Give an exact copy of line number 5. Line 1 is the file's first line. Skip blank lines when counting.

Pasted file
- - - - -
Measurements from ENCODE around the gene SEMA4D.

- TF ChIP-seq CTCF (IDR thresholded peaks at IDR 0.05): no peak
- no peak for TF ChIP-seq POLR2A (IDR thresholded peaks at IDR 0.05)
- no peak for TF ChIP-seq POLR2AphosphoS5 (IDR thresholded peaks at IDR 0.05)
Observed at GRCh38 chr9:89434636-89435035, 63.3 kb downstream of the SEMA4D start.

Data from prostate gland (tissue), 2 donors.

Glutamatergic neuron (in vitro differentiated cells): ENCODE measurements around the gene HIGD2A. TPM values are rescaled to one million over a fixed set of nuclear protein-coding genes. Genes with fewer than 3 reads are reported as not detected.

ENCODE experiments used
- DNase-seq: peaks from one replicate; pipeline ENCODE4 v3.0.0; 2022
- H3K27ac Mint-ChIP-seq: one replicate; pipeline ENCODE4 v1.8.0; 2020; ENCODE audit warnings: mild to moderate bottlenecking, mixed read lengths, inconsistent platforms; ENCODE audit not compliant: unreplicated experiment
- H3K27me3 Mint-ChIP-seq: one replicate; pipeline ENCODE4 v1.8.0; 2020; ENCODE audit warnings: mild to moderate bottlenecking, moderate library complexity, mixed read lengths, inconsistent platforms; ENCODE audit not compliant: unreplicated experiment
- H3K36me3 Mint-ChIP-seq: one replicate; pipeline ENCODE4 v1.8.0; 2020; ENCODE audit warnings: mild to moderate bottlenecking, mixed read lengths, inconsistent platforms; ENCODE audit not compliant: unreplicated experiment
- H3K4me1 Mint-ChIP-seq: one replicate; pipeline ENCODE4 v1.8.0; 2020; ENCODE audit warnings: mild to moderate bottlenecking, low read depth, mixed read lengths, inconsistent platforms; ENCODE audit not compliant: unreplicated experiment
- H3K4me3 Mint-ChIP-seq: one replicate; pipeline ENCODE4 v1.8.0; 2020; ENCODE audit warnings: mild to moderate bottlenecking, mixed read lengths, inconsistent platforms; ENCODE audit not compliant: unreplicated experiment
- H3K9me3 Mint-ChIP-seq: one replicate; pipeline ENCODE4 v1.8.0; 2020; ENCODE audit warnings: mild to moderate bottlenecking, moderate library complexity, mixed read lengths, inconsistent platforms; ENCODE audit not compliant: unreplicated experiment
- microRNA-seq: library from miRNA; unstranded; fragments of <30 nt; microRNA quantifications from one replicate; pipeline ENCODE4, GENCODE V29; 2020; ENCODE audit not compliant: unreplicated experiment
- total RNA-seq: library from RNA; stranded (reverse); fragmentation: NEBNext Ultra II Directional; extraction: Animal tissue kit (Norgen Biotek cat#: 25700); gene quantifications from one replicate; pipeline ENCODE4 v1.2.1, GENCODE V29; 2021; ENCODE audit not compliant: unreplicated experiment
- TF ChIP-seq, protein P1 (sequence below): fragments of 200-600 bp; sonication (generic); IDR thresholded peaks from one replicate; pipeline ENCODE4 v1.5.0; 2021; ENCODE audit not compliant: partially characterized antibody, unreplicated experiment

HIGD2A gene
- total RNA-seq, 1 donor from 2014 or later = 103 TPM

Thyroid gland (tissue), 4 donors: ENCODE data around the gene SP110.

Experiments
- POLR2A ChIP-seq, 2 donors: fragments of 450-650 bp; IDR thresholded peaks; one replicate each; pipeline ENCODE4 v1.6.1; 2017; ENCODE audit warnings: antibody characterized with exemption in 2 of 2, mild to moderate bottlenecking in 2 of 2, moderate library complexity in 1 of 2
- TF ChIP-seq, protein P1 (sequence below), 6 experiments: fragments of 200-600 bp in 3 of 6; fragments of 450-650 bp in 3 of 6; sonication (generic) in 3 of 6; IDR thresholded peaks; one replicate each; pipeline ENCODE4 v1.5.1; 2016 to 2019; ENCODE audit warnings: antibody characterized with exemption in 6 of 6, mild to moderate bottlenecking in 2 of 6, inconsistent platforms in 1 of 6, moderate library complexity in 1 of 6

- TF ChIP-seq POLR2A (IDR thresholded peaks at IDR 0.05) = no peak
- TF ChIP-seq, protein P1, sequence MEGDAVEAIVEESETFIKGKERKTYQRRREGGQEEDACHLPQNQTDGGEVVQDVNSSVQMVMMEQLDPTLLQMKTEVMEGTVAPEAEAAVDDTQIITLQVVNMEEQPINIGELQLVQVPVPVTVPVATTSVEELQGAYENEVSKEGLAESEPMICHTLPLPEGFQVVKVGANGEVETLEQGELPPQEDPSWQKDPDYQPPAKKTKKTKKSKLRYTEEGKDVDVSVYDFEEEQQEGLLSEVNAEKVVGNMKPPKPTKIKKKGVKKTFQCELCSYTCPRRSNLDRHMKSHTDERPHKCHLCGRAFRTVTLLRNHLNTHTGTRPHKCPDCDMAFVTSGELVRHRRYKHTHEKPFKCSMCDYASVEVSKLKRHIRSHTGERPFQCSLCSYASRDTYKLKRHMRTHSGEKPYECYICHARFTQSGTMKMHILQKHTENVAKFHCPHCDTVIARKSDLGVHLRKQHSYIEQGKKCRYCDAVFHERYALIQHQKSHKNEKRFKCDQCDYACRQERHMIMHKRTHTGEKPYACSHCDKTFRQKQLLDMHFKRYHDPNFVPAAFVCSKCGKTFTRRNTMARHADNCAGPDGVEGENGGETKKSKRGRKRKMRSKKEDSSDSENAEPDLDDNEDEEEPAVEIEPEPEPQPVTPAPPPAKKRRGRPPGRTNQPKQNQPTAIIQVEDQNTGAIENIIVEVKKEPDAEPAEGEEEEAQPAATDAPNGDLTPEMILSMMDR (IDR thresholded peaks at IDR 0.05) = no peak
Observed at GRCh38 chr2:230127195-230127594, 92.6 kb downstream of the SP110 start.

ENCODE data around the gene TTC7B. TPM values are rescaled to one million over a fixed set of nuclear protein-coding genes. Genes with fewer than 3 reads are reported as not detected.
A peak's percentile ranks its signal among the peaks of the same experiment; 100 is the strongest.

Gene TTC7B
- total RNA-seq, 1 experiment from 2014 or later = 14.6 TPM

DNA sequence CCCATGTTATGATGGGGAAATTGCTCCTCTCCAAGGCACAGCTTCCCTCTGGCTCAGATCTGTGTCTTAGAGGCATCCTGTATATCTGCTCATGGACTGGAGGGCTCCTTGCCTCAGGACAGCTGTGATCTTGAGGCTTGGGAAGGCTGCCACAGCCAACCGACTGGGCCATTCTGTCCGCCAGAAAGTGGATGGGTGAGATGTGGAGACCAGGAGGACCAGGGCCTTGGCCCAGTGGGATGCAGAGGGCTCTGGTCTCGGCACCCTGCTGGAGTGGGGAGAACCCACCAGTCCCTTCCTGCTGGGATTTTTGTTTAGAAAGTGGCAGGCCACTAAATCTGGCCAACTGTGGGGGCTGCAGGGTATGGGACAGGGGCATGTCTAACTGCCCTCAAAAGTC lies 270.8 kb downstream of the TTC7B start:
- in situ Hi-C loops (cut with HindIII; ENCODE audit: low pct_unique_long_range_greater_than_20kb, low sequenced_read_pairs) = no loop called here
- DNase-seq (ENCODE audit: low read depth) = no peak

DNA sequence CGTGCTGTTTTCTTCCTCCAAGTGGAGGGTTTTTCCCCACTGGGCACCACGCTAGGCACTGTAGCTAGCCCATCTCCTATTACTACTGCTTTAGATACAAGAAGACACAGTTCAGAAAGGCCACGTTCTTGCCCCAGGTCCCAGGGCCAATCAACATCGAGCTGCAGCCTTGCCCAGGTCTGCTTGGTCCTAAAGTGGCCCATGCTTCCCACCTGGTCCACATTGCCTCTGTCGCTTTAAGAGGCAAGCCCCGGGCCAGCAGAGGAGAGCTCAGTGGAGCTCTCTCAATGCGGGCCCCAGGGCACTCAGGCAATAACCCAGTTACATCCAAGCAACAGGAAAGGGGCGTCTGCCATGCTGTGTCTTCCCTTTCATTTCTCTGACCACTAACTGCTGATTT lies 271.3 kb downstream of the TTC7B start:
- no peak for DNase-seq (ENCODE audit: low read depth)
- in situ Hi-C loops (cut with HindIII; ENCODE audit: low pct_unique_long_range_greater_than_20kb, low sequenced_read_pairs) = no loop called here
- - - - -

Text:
Observed at GRCh38 chr9:89434636-89435035, 63.3 kb downstream of the SEMA4D start.